I’m interested to hear what you consider “going out”, as during my time at St Andrews I had friends come up from London who had actually heard of the party scene in St Andrews and wanted to check it out. I believe the Bunker parties were mentioned in Mixmag at one point as well. As far as clubbing in Dundee is concerned, mate you wouldn’t last 10 minutes in Dundee. Having said that, it costs £15 quid max to get there, so £30 return (and I know folk who work for Golf taxis, so that’s a high estimate), but we always shared it between 3-4 of us. Oh, but wait! You probably don’t have any mates, as I can’t see how anyone would put up with your moaning! I don’t know who you asked but £60? You must be having a laugh! I think they saw you coming to be honest…

    I love shopping as much as the next person, in fact probably more (as my BF wonders how I’ve managed to fill a whole room full of just my shoes and handbags). But if you think having a SHOPPING CENTRE in the middle of town is the answer to your happiness,, well that’s just a bit sad really. Go to Edinburgh if you really want to go shopping – it is only an hour and 20 mins away by train

    Its also very difficult to find decent work here because of the lack of opportunities because of the lack of shops, and the \university’s Career Centre is completely hopeless, and basically has no reason for existing, because all the vacancy details could just be sent by e-mail to students, but they refuse to do that and instaead obligate you to go there in person and look up a vacancy located in a single file, which yu then have to que for half and hour to get access to. I am NOT joking.
    Most significantly, I have spoken to three people from London, two of whom are my friends and one who has now left because he hated the place so much, and they all say the same thing about it. I had to write this because since I came I have contemplated leaving several times, so if you’re from a decent, fun city, be prepared for the hugest disappointment of your life.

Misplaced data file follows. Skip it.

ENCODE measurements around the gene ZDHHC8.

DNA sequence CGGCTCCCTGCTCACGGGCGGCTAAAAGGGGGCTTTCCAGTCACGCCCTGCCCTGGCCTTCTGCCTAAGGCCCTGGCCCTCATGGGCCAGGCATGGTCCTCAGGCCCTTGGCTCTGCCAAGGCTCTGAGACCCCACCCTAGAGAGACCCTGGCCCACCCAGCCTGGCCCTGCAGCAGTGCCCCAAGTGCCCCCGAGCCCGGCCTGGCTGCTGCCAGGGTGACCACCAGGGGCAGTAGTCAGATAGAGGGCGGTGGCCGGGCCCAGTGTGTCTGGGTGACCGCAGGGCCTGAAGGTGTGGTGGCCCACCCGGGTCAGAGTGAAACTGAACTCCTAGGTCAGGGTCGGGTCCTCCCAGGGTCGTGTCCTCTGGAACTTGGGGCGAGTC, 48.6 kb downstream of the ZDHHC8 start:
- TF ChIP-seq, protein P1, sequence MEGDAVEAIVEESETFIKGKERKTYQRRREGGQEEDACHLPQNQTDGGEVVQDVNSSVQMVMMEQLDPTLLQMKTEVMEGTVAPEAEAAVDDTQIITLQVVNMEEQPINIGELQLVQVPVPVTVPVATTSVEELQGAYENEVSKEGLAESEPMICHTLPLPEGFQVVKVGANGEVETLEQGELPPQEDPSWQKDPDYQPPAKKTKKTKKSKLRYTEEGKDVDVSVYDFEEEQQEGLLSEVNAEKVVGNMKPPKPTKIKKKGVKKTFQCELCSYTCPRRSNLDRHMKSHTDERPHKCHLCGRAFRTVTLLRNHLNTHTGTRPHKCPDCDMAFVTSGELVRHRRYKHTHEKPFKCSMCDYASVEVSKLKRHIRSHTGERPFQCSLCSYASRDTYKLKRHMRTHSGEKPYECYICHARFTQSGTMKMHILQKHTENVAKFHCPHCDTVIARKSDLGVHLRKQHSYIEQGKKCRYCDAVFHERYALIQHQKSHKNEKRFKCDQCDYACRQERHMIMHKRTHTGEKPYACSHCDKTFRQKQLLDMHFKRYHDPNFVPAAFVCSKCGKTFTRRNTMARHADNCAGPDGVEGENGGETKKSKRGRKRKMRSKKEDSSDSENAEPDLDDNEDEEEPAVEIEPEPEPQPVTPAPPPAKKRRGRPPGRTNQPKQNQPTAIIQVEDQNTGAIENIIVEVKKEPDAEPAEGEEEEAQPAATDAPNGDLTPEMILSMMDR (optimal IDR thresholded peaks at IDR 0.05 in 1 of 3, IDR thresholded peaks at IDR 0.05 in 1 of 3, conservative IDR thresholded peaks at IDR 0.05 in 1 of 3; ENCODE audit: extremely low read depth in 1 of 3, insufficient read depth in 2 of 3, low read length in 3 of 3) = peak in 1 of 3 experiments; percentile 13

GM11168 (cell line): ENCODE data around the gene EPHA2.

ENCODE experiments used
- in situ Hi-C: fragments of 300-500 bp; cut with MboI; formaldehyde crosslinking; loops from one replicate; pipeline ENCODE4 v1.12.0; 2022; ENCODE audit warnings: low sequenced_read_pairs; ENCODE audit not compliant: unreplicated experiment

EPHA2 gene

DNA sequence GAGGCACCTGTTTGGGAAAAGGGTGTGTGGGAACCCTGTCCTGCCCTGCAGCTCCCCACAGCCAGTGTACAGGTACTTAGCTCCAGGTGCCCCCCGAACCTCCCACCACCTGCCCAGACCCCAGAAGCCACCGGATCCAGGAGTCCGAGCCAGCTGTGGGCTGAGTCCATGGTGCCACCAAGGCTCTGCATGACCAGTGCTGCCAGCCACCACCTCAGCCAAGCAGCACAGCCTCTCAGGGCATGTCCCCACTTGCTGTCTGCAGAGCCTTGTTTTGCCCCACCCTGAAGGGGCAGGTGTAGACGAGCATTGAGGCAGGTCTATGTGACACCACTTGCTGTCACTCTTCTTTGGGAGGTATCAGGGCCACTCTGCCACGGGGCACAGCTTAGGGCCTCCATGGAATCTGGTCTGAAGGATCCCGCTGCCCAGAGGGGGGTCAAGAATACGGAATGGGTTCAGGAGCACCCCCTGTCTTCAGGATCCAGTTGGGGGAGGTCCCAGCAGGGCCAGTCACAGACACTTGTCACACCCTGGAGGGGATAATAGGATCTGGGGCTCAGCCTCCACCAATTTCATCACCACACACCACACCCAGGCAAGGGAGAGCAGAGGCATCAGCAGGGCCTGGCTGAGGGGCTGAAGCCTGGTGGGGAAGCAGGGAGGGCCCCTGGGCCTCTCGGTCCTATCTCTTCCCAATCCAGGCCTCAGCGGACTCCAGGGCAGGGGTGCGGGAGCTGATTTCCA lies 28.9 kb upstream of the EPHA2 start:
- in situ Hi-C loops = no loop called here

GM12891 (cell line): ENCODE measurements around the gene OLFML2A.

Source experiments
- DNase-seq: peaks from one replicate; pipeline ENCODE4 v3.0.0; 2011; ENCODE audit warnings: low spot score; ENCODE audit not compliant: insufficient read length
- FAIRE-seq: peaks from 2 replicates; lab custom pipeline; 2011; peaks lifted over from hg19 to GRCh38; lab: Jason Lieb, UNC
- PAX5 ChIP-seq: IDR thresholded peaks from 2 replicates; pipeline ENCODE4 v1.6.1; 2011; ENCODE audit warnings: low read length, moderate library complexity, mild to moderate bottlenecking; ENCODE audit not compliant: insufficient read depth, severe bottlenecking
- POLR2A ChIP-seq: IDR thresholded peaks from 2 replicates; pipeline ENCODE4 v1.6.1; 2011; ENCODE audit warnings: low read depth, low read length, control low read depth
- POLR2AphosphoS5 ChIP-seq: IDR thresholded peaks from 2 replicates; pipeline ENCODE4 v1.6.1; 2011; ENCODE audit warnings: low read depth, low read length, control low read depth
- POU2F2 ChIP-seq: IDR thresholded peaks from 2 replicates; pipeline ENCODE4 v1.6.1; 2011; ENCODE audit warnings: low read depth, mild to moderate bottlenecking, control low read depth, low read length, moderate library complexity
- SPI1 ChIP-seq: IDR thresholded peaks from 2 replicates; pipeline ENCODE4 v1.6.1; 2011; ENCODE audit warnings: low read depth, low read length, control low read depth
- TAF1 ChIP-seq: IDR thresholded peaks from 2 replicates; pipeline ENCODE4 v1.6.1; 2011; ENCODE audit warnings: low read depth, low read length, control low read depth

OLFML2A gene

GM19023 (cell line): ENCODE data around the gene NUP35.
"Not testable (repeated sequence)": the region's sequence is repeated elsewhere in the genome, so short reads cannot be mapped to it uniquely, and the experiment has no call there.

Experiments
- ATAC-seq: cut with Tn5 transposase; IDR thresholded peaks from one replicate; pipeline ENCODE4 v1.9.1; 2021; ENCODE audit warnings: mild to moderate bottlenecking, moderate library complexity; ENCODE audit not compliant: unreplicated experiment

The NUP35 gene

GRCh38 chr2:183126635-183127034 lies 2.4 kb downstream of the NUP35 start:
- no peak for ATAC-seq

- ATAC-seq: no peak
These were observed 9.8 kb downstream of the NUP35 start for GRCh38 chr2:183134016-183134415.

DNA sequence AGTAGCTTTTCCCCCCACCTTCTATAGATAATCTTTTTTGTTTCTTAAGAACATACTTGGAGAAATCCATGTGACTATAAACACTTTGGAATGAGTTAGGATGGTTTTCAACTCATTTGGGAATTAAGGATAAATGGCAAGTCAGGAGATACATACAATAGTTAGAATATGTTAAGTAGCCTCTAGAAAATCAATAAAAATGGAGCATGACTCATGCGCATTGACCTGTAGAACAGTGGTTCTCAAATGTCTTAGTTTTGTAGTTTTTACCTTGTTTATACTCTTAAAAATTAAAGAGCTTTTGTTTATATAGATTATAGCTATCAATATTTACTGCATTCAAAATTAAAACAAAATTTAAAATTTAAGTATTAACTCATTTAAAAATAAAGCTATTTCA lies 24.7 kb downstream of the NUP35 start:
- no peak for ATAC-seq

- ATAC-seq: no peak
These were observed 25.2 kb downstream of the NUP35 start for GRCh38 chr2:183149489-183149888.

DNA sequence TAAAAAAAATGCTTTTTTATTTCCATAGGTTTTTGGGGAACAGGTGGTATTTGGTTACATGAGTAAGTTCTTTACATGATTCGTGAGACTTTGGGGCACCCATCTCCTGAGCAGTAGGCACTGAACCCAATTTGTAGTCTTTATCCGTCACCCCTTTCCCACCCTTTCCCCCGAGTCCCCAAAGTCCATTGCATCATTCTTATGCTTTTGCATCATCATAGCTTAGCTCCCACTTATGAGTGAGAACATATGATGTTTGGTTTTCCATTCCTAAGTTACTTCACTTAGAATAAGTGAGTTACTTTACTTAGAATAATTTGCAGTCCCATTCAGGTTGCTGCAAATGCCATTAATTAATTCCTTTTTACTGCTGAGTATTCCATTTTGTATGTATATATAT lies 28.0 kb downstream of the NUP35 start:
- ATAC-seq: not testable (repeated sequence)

I think the reason why people have commented on you being “spoon fed” because you expected the uni’s career centre to EMAIL YOU job vacancy details? Welcome to the real world! I came to uni as a self-professed sheltered little princess, I’m not ashamed to admit. You think having to go in to the Career Centre and standing in a queue is such a hardship? You have to LOOK UP vacancies yourself before you can apply for them? Hmm…what are you going to do upon graduation (assuming you actually stick with uni for long enough to graduate) and suddenly the job offers aren’t coming in as thick and fast as you “expected”? Things don’t get handed to you on a plate in the real world, people have to work for them. I have a good job working in a field I am passionate about, and I put a lot of that down to having gone to St Andrews in the first place. Where exactly do you expect this magical employment opportunity is going to come from? Do you think someone will stop you on the street and offer you your dream job (or any job for that matter)?

    I was at St Andrews for 4 years and loved it. I am also not from a small town and have no basis for comparison – I am from Toronto, and have lived in Paris. I still count St Andrews as one of my favourite places, and during my time there I met some of the most amazing people I could ever hope to meet, who I am still friends with and keep in contact with today.

    I must have been sadly mistaken. I thought university was a place to get a higher education, meet people and gain experiences that would shape the rest of your life. Apparently it’s a place to go clubbing and shopping. Oops, my bad.
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    Not sure where else to post this, kinda related to this thread so I didn't think I should create another one.

    My parents keep telling me that StA students get to go on the golf courses for free (since my mum's friend's husband went there several years ago and he claims this).
    Not sure how true this is, can anyone clear this up so I can go back to them with a definite answer?

    Cheers.
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    (Original post by JB Johnstone)
    Not sure where else to post this, kinda related to this thread so I didn't think I should create another one.

    My parents keep telling me that StA students get to go on the golf courses for free (since my mum's friend's husband went there several years ago and he claims this).